Slow Web Speed? Speed It Up in 4 Simple Steps.

Slow Web Speed? Speed It Up in 4 Simple Steps.

July 14, 2016

Don’t let slow web speed happen to you. American consumers are notoriously fickle and bounce within seconds of hitting a blank screen. Which if your website is the first point of contact with the public, could negatively affect your business. Here are some tips to keep your load time low and consumer engagement high.

Keep in mind the right tactic depends on your goals, so using each one in every situation may not be prudent. Nevertheless these best practices give you an idea of how the advanced programmers at XenoPsi troubleshoot specific issues and objectives.

Enable GZIP Compression

Enabling GZIP compression can dramatically increase your website’s speed.

GZIP compression is a server setting that finds all repetitive strings and replaces them with pointers to the first instance of that string. This reduces the file size and makes your website lightweight. It works with HTML code, CSS and JavaScript files especially well because they are repetitive in nature. In some cases enabling GZIP compression can reduce the file size by up to 85% and thus make your website load a lot quicker.

To enable GZIP compression, you either need to modify your .htaccess file (Apache) or add the required settings to your web.config file (Windows IIS).

Now that you’ve enabled GZIP compression, it’s time to make your website leaner.

Enable Minification & Reduce HTTP Requests

According to Yahoo Developer Network best practices, downloading page components takes up 80% of a website’s loading time. The more components there are, the slower your site becomes. Enabling minification and reducing the number of HTTP requests will help to make your site leaner so that browsers could load it faster. To do that, you need to combine all JavaScript files into a single file. The same applies to CSS files.

Minification is a process that makes everything smaller. It removes whitespaces, reduces the length of your hex codes, gets rid of comments and semicolons that are not required, etc. While whitespaces and comments are very useful during the development phase, they make the code larger and heavier. That’s why you should remove unneeded data that slows down your website and wastes bandwidth when you are done with the development.

There are several tools that can automatically minify, combine and serve CSS and JavaScript files for you. We recommend using Google’s Minify tool because it does a great job applying minification and reducing the number of HTTP requests automatically. You can download Minify from GitHub.

Make Your Images Smaller

If you’ve ever tried emailing photos without resizing them first, you know how long it takes to attach them. The same goes for websites – large uncompressed images make them a lot slower.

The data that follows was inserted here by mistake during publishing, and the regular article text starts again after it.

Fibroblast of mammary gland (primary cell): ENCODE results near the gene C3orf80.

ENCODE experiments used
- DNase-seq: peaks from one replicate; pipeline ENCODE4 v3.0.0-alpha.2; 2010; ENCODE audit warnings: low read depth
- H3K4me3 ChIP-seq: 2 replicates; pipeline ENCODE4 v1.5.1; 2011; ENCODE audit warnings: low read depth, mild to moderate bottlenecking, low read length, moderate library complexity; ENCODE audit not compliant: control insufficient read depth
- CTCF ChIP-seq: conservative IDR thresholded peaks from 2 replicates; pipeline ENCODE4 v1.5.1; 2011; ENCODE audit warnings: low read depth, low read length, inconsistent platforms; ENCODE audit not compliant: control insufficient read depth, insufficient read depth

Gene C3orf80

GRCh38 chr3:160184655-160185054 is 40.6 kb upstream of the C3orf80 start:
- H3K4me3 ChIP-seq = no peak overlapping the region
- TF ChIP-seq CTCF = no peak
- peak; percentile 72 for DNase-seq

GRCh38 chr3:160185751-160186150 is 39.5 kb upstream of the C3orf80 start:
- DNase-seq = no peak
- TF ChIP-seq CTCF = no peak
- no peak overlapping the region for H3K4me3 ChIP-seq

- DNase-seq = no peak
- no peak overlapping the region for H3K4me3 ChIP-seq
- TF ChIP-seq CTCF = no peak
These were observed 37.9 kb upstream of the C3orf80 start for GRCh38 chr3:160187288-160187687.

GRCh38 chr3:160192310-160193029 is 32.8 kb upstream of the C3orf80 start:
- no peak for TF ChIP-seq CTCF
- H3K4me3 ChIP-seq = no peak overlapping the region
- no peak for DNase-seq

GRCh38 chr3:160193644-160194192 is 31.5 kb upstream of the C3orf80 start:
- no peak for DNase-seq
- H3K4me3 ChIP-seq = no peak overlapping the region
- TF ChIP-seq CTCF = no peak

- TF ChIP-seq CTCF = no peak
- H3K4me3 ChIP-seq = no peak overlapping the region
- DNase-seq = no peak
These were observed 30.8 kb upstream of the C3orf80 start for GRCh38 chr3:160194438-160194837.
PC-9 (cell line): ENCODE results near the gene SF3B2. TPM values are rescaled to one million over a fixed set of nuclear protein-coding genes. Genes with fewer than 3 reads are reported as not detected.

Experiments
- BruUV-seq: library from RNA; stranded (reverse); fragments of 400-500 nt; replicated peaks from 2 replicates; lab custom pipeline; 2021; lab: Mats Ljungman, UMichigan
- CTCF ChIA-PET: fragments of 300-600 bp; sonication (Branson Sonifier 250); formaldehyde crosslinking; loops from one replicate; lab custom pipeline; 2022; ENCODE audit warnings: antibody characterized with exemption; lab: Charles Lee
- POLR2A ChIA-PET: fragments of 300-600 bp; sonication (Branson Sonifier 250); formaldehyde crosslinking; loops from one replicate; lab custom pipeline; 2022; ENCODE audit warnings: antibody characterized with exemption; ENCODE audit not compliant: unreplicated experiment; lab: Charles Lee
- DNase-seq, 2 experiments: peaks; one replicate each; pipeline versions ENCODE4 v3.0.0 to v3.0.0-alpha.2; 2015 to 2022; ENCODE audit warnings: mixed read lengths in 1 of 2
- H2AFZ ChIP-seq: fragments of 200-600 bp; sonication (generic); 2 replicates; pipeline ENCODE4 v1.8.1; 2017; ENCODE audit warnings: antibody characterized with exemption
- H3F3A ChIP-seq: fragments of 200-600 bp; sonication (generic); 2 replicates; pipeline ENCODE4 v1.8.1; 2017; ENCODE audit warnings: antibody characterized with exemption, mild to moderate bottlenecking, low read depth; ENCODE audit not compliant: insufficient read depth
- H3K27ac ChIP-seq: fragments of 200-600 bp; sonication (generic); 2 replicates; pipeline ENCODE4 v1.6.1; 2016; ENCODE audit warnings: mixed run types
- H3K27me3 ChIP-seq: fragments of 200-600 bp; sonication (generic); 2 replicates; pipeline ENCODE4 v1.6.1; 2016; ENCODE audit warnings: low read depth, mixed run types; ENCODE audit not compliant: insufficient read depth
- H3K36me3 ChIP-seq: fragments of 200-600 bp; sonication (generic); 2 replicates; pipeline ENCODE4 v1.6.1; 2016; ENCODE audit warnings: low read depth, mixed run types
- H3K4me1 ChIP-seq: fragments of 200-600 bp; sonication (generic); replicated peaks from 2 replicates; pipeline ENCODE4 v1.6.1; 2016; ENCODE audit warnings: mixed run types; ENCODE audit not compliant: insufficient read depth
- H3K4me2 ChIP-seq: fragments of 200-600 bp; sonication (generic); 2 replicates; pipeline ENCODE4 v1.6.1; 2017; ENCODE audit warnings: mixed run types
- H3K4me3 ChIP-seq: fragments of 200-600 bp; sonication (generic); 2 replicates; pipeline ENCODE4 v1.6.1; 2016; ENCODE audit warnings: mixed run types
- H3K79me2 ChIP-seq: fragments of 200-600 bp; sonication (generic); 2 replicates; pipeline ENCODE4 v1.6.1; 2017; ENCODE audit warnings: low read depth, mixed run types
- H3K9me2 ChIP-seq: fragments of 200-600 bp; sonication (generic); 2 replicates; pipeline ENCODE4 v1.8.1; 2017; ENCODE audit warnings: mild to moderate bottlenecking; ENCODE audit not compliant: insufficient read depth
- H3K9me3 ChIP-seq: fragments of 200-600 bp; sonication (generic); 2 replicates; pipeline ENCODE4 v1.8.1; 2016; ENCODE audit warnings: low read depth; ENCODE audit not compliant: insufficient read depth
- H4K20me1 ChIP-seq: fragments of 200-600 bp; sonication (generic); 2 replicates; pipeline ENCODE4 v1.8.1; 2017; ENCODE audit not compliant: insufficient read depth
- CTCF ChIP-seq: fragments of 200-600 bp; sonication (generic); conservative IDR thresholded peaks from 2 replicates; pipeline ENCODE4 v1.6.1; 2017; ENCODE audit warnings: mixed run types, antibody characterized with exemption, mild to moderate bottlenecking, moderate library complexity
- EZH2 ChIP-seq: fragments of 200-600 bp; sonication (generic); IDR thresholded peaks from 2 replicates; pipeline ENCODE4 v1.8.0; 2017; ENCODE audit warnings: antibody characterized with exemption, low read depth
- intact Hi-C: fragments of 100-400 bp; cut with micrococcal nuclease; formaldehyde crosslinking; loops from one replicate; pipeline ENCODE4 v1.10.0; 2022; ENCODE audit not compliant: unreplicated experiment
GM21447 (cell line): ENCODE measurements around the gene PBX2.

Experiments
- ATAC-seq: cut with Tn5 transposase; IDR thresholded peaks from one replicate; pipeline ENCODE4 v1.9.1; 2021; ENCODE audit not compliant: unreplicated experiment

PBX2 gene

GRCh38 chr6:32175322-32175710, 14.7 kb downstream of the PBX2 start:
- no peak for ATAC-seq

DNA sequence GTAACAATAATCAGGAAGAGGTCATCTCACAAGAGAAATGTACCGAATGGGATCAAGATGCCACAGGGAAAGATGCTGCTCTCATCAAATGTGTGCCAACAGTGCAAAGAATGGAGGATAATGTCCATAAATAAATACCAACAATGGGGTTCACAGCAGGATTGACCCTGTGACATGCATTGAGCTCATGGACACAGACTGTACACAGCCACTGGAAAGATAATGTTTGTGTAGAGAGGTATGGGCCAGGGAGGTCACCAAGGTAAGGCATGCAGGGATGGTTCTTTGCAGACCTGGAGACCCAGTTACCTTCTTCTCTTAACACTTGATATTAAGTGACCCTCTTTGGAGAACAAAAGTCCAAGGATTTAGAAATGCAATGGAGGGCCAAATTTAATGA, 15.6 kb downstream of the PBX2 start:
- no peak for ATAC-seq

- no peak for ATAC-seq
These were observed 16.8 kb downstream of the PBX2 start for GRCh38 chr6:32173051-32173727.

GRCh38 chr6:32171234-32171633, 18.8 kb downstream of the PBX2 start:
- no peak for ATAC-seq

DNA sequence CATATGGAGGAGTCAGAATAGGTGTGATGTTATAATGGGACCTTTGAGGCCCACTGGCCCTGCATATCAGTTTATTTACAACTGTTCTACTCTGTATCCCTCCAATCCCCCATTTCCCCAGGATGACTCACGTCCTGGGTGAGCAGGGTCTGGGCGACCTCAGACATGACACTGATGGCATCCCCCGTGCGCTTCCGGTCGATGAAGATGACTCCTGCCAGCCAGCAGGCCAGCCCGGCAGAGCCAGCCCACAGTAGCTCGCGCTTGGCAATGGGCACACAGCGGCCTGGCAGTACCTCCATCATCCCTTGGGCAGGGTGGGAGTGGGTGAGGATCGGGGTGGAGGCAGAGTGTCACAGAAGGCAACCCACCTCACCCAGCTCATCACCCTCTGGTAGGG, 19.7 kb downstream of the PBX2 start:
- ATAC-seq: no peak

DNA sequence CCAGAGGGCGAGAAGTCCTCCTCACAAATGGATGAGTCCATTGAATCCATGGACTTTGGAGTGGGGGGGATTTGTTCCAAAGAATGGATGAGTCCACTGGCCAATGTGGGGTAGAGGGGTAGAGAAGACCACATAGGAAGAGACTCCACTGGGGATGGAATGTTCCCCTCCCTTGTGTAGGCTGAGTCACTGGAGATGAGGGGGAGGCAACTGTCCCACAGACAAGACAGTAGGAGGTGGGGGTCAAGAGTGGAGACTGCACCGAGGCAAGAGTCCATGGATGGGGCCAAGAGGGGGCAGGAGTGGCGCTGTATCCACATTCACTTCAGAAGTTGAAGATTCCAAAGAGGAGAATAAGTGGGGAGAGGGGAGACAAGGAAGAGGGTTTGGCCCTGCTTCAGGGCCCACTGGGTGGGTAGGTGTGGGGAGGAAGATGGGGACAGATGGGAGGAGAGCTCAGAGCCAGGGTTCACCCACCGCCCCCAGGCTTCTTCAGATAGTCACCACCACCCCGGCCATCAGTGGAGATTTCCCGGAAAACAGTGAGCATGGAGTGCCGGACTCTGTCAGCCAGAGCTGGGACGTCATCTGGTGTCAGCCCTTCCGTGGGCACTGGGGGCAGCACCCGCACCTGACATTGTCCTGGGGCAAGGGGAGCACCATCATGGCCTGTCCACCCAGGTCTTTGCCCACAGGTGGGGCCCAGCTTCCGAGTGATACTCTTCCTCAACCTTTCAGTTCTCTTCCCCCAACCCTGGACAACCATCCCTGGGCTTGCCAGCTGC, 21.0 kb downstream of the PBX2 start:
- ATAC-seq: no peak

Luckily, it’s easy to optimize the images on your website. First of all, never use full-sized pictures and remember to upload cropped and resized images for your thumbnails and featured images.

Secondly, apply lossless compression to your images. You can do that with the help of ImageOptim and TinyPNG. These tools will reduce image size without any loss of quality whatsoever.

Cache Your Website & Enable KeepAlive

Your website consists of lots of different elements that are typically located on several different servers. This means that your visitors’ browsers need to collect all these elements and put them together before they display your page. This is a bit like cooking a meal – preparing all the ingredients takes time.

About 40-60% of your visitors come to your website with an empty cache, so it’s absolutely vital to make your page fast for these first-time visitors. But you should also enable caching to make your site load quicker for returning visitors.

Caching your site will speed things up because it will pre-assemble your site on the server so that your visitors can load it really quickly. It works like ready-made food – you can serve straight away.

In addition to caching, you should enable KeepAlive. HTTP is a transaction-based that makes a connection to transfer a single file and closes it once the transfer is complete. This keeps things simple but it’s not very efficient in terms of website speed. To improve the efficiency of HTTP transfer, KeepAlive was introduced. With KeepAlive the Web browser and the Web server agree to reuse the same connection to transfer multiple files, thus making the transfer faster. You can configure KeepAlive on an Apache server using the .htaccess file.

We hope that these simple steps helped you to increase your website’s speed and performance. Go ahead, measure its performance again and enjoy a much better PageSpeed and YSlow score.

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